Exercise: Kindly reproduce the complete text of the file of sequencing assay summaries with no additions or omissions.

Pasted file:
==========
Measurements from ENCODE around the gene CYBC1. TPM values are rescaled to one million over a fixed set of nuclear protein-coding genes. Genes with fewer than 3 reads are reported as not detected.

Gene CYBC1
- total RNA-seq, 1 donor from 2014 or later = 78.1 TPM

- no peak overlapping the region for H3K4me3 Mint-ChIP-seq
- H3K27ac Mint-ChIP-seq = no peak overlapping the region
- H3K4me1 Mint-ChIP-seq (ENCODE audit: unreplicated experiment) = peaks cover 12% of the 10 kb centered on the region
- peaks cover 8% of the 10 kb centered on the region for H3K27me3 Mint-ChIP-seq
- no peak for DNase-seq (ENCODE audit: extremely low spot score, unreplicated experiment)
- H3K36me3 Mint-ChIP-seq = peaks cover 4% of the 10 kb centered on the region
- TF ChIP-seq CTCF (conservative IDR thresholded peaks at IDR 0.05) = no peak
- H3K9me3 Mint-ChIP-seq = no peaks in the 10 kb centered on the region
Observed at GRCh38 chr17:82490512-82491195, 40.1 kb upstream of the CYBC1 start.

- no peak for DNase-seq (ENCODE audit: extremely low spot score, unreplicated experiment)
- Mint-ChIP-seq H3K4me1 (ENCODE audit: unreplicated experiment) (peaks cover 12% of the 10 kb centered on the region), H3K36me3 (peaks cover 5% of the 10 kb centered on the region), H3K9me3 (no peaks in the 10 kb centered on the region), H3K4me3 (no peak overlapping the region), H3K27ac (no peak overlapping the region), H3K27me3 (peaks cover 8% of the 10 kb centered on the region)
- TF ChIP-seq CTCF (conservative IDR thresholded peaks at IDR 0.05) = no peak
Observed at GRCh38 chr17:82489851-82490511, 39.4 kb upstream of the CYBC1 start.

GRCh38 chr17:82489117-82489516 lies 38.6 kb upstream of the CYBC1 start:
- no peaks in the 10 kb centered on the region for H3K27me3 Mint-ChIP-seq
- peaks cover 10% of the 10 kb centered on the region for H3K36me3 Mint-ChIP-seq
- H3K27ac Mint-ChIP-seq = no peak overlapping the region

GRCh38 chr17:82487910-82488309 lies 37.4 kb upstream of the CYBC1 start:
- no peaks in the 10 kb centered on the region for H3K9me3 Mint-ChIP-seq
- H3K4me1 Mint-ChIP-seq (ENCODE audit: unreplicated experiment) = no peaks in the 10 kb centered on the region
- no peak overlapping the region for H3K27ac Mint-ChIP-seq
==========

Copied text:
Measurements from ENCODE around the gene CYBC1. TPM values are rescaled to one million over a fixed set of nuclear protein-coding genes. Genes with fewer than 3 reads are reported as not detected.

Gene CYBC1
- total RNA-seq, 1 donor from 2014 or later = 78.1 TPM

- no peak overlapping the region for H3K4me3 Mint-ChIP-seq
- H3K27ac Mint-ChIP-seq = no peak overlapping the region
- H3K4me1 Mint-ChIP-seq (ENCODE audit: unreplicated experiment) = peaks cover 12% of the 10 kb centered on the region
- peaks cover 8% of the 10 kb centered on the region for H3K27me3 Mint-ChIP-seq
- no peak for DNase-seq (ENCODE audit: extremely low spot score, unreplicated experiment)
- H3K36me3 Mint-ChIP-seq = peaks cover 4% of the 10 kb centered on the region
- TF ChIP-seq CTCF (conservative IDR thresholded peaks at IDR 0.05) = no peak
- H3K9me3 Mint-ChIP-seq = no peaks in the 10 kb centered on the region
Observed at GRCh38 chr17:82490512-82491195, 40.1 kb upstream of the CYBC1 start.

- no peak for DNase-seq (ENCODE audit: extremely low spot score, unreplicated experiment)
- Mint-ChIP-seq H3K4me1 (ENCODE audit: unreplicated experiment) (peaks cover 12% of the 10 kb centered on the region), H3K36me3 (peaks cover 5% of the 10 kb centered on the region), H3K9me3 (no peaks in the 10 kb centered on the region), H3K4me3 (no peak overlapping the region), H3K27ac (no peak overlapping the region), H3K27me3 (peaks cover 8% of the 10 kb centered on the region)
- TF ChIP-seq CTCF (conservative IDR thresholded peaks at IDR 0.05) = no peak
Observed at GRCh38 chr17:82489851-82490511, 39.4 kb upstream of the CYBC1 start.

GRCh38 chr17:82489117-82489516 lies 38.6 kb upstream of the CYBC1 start:
- no peaks in the 10 kb centered on the region for H3K27me3 Mint-ChIP-seq
- peaks cover 10% of the 10 kb centered on the region for H3K36me3 Mint-ChIP-seq
- H3K27ac Mint-ChIP-seq = no peak overlapping the region

GRCh38 chr17:82487910-82488309 lies 37.4 kb upstream of the CYBC1 start:
- no peaks in the 10 kb centered on the region for H3K9me3 Mint-ChIP-seq
- H3K4me1 Mint-ChIP-seq (ENCODE audit: unreplicated experiment) = no peaks in the 10 kb centered on the region
- no peak overlapping the region for H3K27ac Mint-ChIP-seq